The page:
“Uh-huh,” Cat murmured, still looking for cart boy.

“Where do you think they hide the bread?” Gran asked.

“Well, Ms. Betty! Fancy meetin’ you here!” a loud voice boomed in a typical Southern drawl.

Betty turned and gave a kind smile.

“Mayor Castio!” she said warmly, shakily reaching her arms out to give the man a hug. “What a surprise seeing you here!”

“Man’s gotta eat,” Mayor Castio replied, wrapping an arm around her shoulder and nodding politely to Cat. “Even the mayor. Hi there.”
“This is my grand-child Cat,” Gran said. “Cat, this is the most honest politician you’ll ever meet in your life.”
“Nice to meet you,” Cat said awkwardly, giving a polite smile.

“You here to visit?” Mayor Castio asked. “How nice.”

“Well, actually,” Cat began.

“I’m so glad I bumped into you,” Gran interrupted. “I’ve got a bone to pick with you about the library funding.”

Cat sighed. At this rate, they were never going to leave the store. She scanned the store and saw the cart boy hanging around a cash register. He wasn’t looking her way, but she still flushed and looked away quickly. She wondered if she should walk past him, maybe ask which aisle the ice cream was in. No, the granola. She shook her head. Maybe she should just wait for him to notice her. He would notice her eventually. But she was still recovering from the long drive, she realized with an inward groan. Her clothes were cringey, and her breath probably still smelled of pancakes and bacon.

Okay, she wasn’t going to talk to him. She would just look at him. In a non-creepy way.

“And they call me spacey,” Gran said with a smile.

Cat looked over. Gran was placing a loaf of bread and some variety sliced cheese into the cart.

“How did you—” she began.

“Had the mayor run around for me,” Gran replied. “A benefit of being this old and slow. Come on, dear. It’s almost nap time for me.”

When they got home, Cat helped Gran unload the food into the pantry and fridge. She was hopeful, since they didn’t buy too much food.

“So we can leave right after breakfast tomorrow, right?” Cat asked.

“Oh, ok,” Gran said. “I’ll make sure to fill you up before your long drive.”

“Ok,” Cat said with a smile. “Are you all packed?”

“For what, dear?”

“To come with me.”

We already had this discussion, Cat wanted to add, but she resisted.

Gran chuckled and shuffled out of the kitchen, either not hearing Cat or just choosing to ignore her.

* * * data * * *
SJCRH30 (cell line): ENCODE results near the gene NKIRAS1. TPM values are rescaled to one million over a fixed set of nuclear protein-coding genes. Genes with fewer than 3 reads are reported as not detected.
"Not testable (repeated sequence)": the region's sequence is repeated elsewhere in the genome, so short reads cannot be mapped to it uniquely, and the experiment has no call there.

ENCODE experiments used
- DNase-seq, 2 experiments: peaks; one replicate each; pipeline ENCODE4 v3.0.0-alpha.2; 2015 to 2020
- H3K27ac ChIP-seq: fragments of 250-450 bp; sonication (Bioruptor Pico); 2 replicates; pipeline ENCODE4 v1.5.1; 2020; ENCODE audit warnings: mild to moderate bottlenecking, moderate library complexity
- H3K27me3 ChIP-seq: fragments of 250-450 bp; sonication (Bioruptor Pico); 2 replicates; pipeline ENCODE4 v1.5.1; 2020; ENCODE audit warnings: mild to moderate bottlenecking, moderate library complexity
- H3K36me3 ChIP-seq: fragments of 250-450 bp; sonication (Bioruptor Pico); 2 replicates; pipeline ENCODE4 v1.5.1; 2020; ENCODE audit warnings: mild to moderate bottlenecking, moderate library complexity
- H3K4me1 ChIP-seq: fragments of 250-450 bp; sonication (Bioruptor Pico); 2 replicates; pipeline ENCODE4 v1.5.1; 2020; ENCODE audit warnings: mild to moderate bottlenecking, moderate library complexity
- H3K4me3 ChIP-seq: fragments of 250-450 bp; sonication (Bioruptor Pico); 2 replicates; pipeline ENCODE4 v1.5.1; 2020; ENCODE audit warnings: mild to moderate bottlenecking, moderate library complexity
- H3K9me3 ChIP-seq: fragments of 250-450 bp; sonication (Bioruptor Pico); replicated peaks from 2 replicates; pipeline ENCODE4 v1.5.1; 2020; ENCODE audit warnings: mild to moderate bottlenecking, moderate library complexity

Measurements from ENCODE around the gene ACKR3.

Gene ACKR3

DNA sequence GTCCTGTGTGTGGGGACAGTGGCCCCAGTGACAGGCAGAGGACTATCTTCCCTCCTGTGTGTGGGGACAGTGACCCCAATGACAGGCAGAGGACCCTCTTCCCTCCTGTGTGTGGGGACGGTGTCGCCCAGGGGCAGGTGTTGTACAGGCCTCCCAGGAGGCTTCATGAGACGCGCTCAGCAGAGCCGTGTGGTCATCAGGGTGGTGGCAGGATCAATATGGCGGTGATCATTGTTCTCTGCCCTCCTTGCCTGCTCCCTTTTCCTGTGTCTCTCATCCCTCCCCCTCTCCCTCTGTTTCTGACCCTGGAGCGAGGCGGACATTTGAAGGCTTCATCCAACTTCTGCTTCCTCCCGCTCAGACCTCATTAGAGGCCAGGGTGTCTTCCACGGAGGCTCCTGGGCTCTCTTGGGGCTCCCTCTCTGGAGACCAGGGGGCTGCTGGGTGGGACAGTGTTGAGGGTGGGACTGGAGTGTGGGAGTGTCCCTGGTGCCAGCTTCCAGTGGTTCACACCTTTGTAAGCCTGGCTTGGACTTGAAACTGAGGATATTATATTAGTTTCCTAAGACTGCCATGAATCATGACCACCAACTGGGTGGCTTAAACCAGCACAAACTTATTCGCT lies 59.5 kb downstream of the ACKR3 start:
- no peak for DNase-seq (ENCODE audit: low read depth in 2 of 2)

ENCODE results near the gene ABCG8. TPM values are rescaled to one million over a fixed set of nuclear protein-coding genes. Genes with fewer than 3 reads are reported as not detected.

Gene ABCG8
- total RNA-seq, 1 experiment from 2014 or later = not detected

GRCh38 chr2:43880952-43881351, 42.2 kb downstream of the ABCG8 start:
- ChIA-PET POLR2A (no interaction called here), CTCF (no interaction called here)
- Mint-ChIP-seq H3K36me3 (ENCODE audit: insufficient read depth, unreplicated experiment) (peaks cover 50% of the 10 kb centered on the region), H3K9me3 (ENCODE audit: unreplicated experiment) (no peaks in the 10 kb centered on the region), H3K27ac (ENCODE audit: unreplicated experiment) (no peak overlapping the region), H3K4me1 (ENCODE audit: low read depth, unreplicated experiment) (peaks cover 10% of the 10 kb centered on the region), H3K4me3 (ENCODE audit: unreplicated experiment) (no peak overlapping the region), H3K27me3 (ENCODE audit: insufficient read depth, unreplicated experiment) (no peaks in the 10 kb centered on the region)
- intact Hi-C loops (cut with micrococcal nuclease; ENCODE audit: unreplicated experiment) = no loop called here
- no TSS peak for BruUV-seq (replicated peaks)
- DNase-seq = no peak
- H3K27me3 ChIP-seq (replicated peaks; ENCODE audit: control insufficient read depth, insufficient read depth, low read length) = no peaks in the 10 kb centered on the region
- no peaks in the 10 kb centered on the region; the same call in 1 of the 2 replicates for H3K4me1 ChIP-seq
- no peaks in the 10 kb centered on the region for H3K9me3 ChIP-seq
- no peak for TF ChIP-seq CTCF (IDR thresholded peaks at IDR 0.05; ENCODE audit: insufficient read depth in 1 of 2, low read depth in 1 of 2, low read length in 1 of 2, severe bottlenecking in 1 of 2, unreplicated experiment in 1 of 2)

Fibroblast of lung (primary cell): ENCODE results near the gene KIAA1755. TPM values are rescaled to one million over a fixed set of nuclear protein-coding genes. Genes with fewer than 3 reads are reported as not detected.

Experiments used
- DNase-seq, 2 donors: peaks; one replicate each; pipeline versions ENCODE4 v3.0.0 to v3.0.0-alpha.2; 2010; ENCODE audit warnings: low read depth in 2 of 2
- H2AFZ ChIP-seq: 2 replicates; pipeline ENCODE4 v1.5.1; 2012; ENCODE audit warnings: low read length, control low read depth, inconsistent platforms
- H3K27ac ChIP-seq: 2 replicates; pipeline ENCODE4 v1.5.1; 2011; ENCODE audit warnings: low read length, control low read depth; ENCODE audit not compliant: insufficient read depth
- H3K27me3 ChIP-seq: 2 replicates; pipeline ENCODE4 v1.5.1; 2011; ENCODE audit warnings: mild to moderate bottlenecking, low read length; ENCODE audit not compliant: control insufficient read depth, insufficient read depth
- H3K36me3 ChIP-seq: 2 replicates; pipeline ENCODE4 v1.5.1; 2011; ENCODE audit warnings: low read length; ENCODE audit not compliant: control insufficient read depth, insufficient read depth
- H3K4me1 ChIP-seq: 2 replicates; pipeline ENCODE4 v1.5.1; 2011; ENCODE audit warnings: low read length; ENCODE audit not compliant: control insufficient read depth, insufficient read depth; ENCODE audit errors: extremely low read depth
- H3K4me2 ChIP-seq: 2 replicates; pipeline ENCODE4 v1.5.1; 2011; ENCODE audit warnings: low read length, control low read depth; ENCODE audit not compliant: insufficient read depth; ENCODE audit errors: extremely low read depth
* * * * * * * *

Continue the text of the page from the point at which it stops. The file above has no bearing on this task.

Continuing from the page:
“Great talk,” she muttered to herself.

She went back to her room and flopped on the bed, pulling out her phone and snapping a selfie. Then she deleted it and tried to get a better shot. She finally found a good angle with the mural behind her, camera above her, chin lowered, and eyes looking into the distance.

She glanced at the mural. She could have sworn it was the plains in a soft light, but now it looked brighter than the morning. Cat shrugged and posted her pic, waiting to see if Aiden would like it.

OMG where ARE you? Naomi commented almost immediately.

Cat rolled her eyes. She had posted #visitingGran in the tags.

Before she could respond, an alarm blared. Cat fell out of the bed, dropping her phone. The noise was coming from one of the locked doors in the hallway. Cat pressed her ear to the door before dropping down and trying to peek through the cracks. She could only see carpet and what looked like a red light flashing. She tried the doorknob, but it wouldn’t budge.

“Gran?” she yelled. “Gran!”

The alarm faded, and the house grew quiet. Cat tried the door handle again and headed down the hall. She wondered if Gran was sleeping through the noise.

“Sorry for the scare, dear,” Gran said.

Cat jumped. Gran had somehow managed to sneak up behind her.

“What—What was that?” Cat asked.

Gran had just materialized in front of her, and Cat wondered if she had been inside the room with the noise.

“I was changing the batteries to the smoke alarm,” Gran said. “I guess it must’ve set it off somehow. Luckily my hearing aids weren’t in, huh?”

“But, there was a light,” Cat said slowly. “And… how did you set off the smoke alarm?”

“Would you like some tea?” Gran asked, hobbling to the kitchen. “And a hot sandwich? I’d say it’s about lunch time, wouldn’t you?”

“Gran, is everything ok?” Cat asked, following her into the kitchen. “Maybe you should get the smoke alarm replaced if it was going off like that.”

“Hmmm, perhaps,” Gran said with a distant look. “Maybe I’ll head to the store tomorrow.”

“Or we can replace it when we get back from visiting my place,” Cat suggested. “Mom’s waiting for us, you know.”

Gran just hummed absentmindedly as she pulled out two pitchers of iced tea. She poured a glass from the green pitcher and handed it to Cat before pouring a glass for herself from the purple pitcher.

“Careful not to mix these up,” Gran said. “Mine has some Metamucil in it to help digestion.”

Cat nodded and took a sip from her cup.

“Do you think you can pack tonight by yourself?” Cat asked.

“Cheese and tomato ok for your sandwich, dear?”

Cat resisted the urge to bang her head against the wall. This was going to take a lot longer than she wanted.